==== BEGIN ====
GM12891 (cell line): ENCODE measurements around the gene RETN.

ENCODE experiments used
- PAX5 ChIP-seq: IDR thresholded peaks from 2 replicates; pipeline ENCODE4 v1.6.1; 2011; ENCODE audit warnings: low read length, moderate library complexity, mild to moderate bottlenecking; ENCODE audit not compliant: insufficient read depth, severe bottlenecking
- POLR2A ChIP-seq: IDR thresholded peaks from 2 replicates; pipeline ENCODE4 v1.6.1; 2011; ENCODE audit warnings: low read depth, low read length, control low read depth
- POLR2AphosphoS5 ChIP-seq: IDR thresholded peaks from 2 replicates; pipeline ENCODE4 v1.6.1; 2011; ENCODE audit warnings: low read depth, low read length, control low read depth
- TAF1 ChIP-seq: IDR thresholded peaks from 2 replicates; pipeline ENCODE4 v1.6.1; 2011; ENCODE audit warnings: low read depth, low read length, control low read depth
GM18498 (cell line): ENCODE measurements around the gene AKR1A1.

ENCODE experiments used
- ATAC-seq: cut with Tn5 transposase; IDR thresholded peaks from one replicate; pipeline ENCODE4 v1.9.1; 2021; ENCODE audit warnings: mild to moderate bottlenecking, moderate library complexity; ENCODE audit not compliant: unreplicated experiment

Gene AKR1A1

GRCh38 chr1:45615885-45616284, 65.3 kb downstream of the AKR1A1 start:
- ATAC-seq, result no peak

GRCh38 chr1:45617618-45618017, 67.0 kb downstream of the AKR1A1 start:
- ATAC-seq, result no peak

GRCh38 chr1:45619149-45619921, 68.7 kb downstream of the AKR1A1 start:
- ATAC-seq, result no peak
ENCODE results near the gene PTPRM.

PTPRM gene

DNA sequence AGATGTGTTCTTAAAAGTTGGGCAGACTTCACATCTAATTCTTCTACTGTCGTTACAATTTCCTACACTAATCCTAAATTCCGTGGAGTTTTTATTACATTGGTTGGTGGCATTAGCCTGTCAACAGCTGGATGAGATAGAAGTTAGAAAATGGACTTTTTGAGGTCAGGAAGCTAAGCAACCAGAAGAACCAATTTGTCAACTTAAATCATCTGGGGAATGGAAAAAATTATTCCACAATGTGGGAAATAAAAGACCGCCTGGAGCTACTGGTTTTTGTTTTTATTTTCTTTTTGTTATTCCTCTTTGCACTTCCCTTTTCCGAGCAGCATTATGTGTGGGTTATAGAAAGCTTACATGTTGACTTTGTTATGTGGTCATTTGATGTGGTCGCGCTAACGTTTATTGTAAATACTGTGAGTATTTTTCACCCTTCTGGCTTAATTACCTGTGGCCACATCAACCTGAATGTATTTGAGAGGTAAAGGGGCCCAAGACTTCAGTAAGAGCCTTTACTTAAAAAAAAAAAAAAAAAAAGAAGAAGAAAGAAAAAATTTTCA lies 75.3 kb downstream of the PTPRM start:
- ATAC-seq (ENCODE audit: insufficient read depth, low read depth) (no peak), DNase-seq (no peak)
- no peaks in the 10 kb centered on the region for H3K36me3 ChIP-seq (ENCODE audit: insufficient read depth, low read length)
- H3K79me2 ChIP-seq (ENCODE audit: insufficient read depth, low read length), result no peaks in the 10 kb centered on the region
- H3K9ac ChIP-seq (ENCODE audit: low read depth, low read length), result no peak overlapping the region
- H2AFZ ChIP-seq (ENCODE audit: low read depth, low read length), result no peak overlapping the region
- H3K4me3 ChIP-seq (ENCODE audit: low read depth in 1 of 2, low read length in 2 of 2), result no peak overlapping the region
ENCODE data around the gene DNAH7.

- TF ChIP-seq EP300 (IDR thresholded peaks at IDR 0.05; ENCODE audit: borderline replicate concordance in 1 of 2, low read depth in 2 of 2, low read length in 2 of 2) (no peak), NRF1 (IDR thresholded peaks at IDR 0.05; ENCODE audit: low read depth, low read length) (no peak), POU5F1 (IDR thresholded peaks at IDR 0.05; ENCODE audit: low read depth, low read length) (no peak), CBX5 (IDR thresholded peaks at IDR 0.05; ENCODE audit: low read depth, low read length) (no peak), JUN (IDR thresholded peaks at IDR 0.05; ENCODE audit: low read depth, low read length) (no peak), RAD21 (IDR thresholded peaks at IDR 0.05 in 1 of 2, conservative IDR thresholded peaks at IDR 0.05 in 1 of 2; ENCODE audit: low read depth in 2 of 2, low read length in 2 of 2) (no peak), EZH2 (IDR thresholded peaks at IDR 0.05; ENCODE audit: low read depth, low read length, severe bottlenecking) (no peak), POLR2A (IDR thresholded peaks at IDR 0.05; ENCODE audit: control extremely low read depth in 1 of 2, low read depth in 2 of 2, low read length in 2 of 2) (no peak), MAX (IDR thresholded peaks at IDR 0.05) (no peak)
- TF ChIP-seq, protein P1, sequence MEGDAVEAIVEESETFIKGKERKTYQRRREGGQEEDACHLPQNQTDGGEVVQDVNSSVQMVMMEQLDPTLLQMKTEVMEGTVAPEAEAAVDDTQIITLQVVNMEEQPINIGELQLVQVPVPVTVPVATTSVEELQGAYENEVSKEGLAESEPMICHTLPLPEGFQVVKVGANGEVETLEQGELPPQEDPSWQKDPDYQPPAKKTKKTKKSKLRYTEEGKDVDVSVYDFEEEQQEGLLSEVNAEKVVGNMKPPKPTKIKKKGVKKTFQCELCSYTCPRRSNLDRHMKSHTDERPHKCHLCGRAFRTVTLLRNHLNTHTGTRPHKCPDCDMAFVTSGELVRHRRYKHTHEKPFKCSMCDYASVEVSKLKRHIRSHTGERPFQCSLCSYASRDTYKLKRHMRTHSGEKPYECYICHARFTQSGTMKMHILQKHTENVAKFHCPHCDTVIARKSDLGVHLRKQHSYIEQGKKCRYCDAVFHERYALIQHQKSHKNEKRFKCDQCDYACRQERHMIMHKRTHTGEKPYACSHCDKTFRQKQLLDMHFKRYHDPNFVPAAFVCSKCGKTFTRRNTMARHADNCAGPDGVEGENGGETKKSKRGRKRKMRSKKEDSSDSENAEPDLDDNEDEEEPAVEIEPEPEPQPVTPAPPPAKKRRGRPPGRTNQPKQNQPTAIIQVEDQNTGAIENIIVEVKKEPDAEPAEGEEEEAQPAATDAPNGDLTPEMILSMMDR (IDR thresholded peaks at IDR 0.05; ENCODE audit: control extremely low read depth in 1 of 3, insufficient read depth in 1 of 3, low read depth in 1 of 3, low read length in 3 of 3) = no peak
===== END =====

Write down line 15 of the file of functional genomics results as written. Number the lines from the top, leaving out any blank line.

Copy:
GRCh38 chr1:45619149-45619921, 68.7 kb downstream of the AKR1A1 start: